Bob began with three items of good news regarding the collections budget. First, Vice President Seneca has informed us that, as in past years, he will match $50,000 of the libraries' money to be used for collection development. Second, President Lawrence will announce in his State of the University address next week that the new version of "Reinvest in Rutgers" will include an option for devoting ones contribution to collections in the libraries. Thirdly and finally, we have received a large bequest specifically for the purchase of books in Alexander Library. The amount will be between one and two million dollars, depending upon the health of the stock market when the estate is liquidated; presumably the longer we wait, the larger the bequest. The fund will be set up as a quasi-endowment, which means we could spend part of the principle as well as the interest. And it could be used for processing gift collections, as well as purchasing new books. Considering the state of the market, it is unclear when the money will become available.
NERL negotiations with Elsevier on the Science Direct subscription continue to progress. Both sides had targeted September 25 as a deadline, but that will almost certainly be pushed back. Although the Monster has committed to a five-percent cap on price increases over the next three years, this would still be very bad news for our collections budget (we paid about a cool million last year). Moreover, Mary said that the way the Elsevier contracts are written, its difficult, if not impossible, to find ways to save; if we cancel a certain number of titles, the cost for the remaining titles will rise proportionally.
Kevin asked if we shouldn't be hiring lawyers or using the university counsel to help us in our negotiations. This led to a lengthy discussion. Both Bob and Mary argued that, considering the circumstances, we have the best representation possible. In particular Ann Okerson at Yale has been very constructive within the limits imposed by Elsevier's market power and pricing structures.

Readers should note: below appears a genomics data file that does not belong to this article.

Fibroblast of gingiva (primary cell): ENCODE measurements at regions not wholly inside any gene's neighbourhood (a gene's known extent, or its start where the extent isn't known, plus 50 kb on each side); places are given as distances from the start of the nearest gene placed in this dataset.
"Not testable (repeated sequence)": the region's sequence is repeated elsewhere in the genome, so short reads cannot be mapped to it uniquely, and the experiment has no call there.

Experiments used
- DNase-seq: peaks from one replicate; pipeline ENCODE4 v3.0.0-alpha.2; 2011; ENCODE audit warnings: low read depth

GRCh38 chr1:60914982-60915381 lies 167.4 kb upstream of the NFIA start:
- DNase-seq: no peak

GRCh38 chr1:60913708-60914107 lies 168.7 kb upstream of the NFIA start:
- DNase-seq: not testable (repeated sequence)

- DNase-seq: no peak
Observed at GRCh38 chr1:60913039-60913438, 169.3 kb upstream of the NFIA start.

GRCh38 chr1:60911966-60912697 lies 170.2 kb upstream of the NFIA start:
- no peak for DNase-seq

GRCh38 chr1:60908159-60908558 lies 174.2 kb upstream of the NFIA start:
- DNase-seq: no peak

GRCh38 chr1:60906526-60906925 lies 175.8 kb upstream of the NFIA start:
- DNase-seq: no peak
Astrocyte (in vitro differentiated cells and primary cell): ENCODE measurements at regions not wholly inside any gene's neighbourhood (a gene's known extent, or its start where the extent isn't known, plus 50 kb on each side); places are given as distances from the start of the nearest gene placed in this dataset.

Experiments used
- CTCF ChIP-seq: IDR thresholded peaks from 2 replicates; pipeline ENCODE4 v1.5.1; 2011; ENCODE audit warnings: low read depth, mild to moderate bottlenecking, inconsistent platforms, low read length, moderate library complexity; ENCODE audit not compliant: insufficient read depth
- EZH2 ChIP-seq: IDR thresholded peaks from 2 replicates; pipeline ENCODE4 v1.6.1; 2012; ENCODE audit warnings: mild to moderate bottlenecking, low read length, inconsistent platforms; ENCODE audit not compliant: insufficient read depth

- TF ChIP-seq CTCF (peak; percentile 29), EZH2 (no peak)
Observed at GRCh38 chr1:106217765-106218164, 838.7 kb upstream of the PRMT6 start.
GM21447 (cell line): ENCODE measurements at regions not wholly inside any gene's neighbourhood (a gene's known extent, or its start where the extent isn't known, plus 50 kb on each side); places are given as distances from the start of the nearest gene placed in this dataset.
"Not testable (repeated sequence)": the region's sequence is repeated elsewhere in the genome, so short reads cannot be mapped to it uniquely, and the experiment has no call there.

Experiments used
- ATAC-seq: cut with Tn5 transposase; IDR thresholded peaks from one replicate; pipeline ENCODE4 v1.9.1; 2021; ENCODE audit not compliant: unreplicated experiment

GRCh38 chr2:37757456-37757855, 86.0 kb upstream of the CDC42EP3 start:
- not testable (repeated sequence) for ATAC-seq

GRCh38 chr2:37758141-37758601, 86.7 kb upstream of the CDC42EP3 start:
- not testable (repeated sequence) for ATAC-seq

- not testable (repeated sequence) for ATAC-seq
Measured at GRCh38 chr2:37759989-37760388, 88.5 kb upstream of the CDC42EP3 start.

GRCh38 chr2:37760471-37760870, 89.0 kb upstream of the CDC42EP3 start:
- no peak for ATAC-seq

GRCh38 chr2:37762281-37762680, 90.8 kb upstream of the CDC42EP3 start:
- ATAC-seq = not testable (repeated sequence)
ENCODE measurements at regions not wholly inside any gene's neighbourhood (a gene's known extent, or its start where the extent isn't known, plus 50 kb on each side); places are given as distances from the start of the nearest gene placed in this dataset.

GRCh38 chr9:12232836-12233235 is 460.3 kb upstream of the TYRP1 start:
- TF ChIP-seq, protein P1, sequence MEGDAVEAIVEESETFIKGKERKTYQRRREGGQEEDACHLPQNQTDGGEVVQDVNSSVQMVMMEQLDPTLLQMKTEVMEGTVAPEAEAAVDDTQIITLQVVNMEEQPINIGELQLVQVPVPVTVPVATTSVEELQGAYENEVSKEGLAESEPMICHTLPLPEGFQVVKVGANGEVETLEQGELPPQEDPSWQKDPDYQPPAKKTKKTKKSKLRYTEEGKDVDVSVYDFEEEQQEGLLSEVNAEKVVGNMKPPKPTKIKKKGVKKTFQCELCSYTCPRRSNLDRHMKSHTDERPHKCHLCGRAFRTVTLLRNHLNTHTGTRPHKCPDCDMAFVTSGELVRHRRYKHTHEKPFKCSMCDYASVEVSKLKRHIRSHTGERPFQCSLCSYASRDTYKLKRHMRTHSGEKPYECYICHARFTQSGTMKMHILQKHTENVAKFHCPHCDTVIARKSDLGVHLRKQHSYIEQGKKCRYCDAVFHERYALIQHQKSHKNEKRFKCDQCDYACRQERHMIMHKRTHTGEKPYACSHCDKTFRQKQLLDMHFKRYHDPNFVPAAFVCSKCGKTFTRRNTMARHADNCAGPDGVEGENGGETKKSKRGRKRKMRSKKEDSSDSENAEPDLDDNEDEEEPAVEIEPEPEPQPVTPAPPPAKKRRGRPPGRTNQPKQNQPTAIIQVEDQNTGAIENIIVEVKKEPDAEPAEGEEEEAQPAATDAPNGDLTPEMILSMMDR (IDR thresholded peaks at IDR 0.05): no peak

A Working Group on Usage of Journals in E-journal Packages has been established. Its purpose is to "analyze the usage of specific journal titles within e-journal packages … to gain a better understanding of how packages are used and the value of these products." Howard will chair the group and will be joined by Veronica, Ann, and Ryan. They will look closely at the statistics supplied by our vendors and report in December.
The Metro Selectors will meet at NYU on October 11 at 1PM. This year will feature a panel on cooperative collection development featuring our own Jim Niessen.
There continues to be no orders backlog, since monies have yet to be allocated with which we can place orders. A few selectors have sent some orders over already. For the sake of fairness, these orders will be shuffled into the initial deluge of orders that arrive when the funds in the fund codes become available. Also, there is apparently money presently available in specifically designated gift funds. Check your funds to be sure; you can spend on these. The phonathon money should also be available in the near future.
Acquisitions has done extensive revamping of their workflows and Mary is confident that when the buying season begins, they will be able to keep up the pace. In particular, they have plans in place to shift people from ordering to receiving as the flow of orders dictates.
Grace and Au have weeded and added to our net-Library selections. They removed the titles published in 1999 and earlier that have never been used and selected 158 new titles. Including the access fee, we will pay about $13,000 this year for about 500 titles. Most of this came out of ELPX, but individual selectors are free to buy additional e-books from their own funds. Last year we spent approximately $29,000 on net-Library.
We have decided not to contract with Journal WebCite to manage our holdings of e-journals. Acquisitions is not entirely confident they will be able to delivery everything they have promised. Instead, we may go with Serials Solutions. They offer less functionality, but will probably suit our purposes. Also, they would charge only $3,000 a year, compared to $10,000 for Journal WebCite. Serials Solutions will track and display to our users the e-journals we offer as different titles move in and out of our various e-journal subscriptions. In particular, they will provide dates of coverage for each individual title, something that is currently missing from our e-journals webpage. They will provide reports of all the titles added and removed from the packages during the course of a month.
The new ELF equipment has been arriving and is being installed (including the teleconferencing equipment used for this meeting). All of the OPACs have been replaced and some of the staff and librarian's computers will be replaced in the coming weeks.